“Hi. My name is Yenn and I am a workaholic…”

There, I sad it! I’m not sure if there is a twelve-step program – it would probably be a very organized one if there was – but being a workaholic is certainly a ‘thing’ and potentially quite a damaging one at that.

Of course I never knew that. For years I have displayed my workaholic credentials like a badge of honor. ‘ “I have NEVER had a holiday’ I would say proudly. ‘I work every hour of the day, go to sleep then get up and do it all over again!’ I would say as it if were funny or impressive or something.

I have finally learned that being a workaholic can actually be very damaging. If you add that related quality of being a perfectionist it can become dangerous. This is what happened to me and it is the main reason I am writing this post from the psych ward where I have been for the past three weeks.

Yesterday I had the useful epiphany that I am a workaholic and it is largely a damaging thing, I started to reflect on how my life has been and how my need to cram every hour full of very productive minutes was not as helpful as I thought it was.

I would always privilege quantity over quality. So in my mind the opportunity to speak to 2000 people was always preferable to talking to a scout group of ten-year-old kids. I always had to be busy. Idle time was wasted time. In my youth I had a drug problem, I NEEDED to be stoned ALL the time, from the moment I awoke to the moment I stumbled onto my mattress on the floor at night I was high. My more recent overwork issue is similar. I used to joke that my downtime was when I went to sleep. I wasn’t stoned all day long but I was occupied all day long and occupied with activities that had an output attached! I’m not an expert on brain processes but I suspect the reward areas of my brain that were switched on by my smoking weed in my twenties were very similar reward areas to those switched on by getting a book deal or giving a talk,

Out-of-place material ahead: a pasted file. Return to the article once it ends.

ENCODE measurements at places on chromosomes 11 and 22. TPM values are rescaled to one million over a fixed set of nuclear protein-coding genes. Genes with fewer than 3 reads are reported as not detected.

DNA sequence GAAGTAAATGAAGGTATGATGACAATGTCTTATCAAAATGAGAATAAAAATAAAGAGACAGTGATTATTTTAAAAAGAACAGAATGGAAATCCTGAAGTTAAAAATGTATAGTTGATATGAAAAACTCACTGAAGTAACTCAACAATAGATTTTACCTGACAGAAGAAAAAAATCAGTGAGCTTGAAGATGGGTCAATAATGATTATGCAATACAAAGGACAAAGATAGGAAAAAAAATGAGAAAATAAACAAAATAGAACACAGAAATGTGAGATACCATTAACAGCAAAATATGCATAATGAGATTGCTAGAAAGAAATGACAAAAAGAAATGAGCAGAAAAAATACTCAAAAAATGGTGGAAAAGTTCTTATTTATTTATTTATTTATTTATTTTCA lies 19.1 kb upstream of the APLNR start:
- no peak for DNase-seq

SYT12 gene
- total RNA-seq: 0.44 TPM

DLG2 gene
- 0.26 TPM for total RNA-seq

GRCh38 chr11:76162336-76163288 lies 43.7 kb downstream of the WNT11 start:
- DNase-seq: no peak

Like many addicts I hid the magnitude of the problem from friends and family. Outwardly I was coping. More than coping actually. Kicking goals! Killing it! Changing the world! Rocking the Kasbah! But I was exhausted and stressed. I would find myself saying ‘I am so tired’ unbidden at the end of the day. My perfectionism added stress to the overwork so for the past few years I have been doing incredible things and gaining recognition and accolades while in a state of high anxiety and stress. Not Good Yennski.

I am writing this piece because I know other people have similar struggles. I know other Neurodiverse people definitely have similar struggles. If you feel you have little control over your life, as many of us do, perfectionism is tempting and helps us to feel in control. If our personal life is chaotic or we face bigotry and bullying, throwing ourselves into work can help us feel we are more worthy. As with any addiction, work can give us that rush of endorphins and that sense of joy we may not find elsewhere. For autistic people there is a additional bind which’s that we often really love a topic we are passionate people with passionate interests. My passion is autism advocacy so I actually enjoy putting in an 80-hour week because I love the work itself. How can to be a problem if it helps people and it is my passion? This can make addressing workaholic tendencies for autistic people very difficult indeed.

This is all quite new thinking for me. Normally in posts like this I will list a bunch of suggested strategies but I’m not sure I have any! I’ll have a go…

  • Just because something is productive and delivers an output – like work does – does not mean it is necessarily healthy
  • If you find yourself getting into work to avoid a problem in life that is a sign of possible addictive behavior
  • While human beings are primed to do productive activity, we need downtime too